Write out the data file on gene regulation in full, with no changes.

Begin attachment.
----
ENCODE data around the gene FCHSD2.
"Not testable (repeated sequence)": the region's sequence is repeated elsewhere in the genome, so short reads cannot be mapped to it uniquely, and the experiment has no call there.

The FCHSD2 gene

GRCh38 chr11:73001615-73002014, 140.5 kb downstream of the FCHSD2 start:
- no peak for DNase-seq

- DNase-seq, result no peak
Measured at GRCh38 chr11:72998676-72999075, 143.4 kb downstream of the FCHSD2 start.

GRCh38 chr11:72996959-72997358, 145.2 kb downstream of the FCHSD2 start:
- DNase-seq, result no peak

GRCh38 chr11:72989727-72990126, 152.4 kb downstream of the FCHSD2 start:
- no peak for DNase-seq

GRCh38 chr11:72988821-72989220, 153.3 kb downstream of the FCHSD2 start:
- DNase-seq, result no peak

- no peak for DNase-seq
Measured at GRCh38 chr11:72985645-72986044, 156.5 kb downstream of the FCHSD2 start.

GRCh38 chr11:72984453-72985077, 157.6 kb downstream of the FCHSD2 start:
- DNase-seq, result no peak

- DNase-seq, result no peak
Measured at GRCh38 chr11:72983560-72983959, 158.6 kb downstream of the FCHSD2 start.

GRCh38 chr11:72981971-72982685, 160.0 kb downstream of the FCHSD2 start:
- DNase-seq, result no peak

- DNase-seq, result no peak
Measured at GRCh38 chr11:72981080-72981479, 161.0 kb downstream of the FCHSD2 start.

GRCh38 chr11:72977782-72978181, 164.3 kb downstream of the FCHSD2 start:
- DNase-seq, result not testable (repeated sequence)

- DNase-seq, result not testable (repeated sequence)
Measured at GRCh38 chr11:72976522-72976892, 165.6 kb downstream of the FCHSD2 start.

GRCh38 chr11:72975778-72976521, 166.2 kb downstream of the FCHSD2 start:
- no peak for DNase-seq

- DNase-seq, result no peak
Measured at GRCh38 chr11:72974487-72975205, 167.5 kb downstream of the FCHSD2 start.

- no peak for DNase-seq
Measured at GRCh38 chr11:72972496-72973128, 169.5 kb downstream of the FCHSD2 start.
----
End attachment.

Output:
ENCODE data around the gene FCHSD2.
"Not testable (repeated sequence)": the region's sequence is repeated elsewhere in the genome, so short reads cannot be mapped to it uniquely, and the experiment has no call there.

The FCHSD2 gene

GRCh38 chr11:73001615-73002014, 140.5 kb downstream of the FCHSD2 start:
- no peak for DNase-seq

- DNase-seq, result no peak
Measured at GRCh38 chr11:72998676-72999075, 143.4 kb downstream of the FCHSD2 start.

GRCh38 chr11:72996959-72997358, 145.2 kb downstream of the FCHSD2 start:
- DNase-seq, result no peak

GRCh38 chr11:72989727-72990126, 152.4 kb downstream of the FCHSD2 start:
- no peak for DNase-seq

GRCh38 chr11:72988821-72989220, 153.3 kb downstream of the FCHSD2 start:
- DNase-seq, result no peak

- no peak for DNase-seq
Measured at GRCh38 chr11:72985645-72986044, 156.5 kb downstream of the FCHSD2 start.

GRCh38 chr11:72984453-72985077, 157.6 kb downstream of the FCHSD2 start:
- DNase-seq, result no peak

- DNase-seq, result no peak
Measured at GRCh38 chr11:72983560-72983959, 158.6 kb downstream of the FCHSD2 start.

GRCh38 chr11:72981971-72982685, 160.0 kb downstream of the FCHSD2 start:
- DNase-seq, result no peak

- DNase-seq, result no peak
Measured at GRCh38 chr11:72981080-72981479, 161.0 kb downstream of the FCHSD2 start.

GRCh38 chr11:72977782-72978181, 164.3 kb downstream of the FCHSD2 start:
- DNase-seq, result not testable (repeated sequence)

- DNase-seq, result not testable (repeated sequence)
Measured at GRCh38 chr11:72976522-72976892, 165.6 kb downstream of the FCHSD2 start.

GRCh38 chr11:72975778-72976521, 166.2 kb downstream of the FCHSD2 start:
- no peak for DNase-seq

- DNase-seq, result no peak
Measured at GRCh38 chr11:72974487-72975205, 167.5 kb downstream of the FCHSD2 start.

- no peak for DNase-seq
Measured at GRCh38 chr11:72972496-72973128, 169.5 kb downstream of the FCHSD2 start.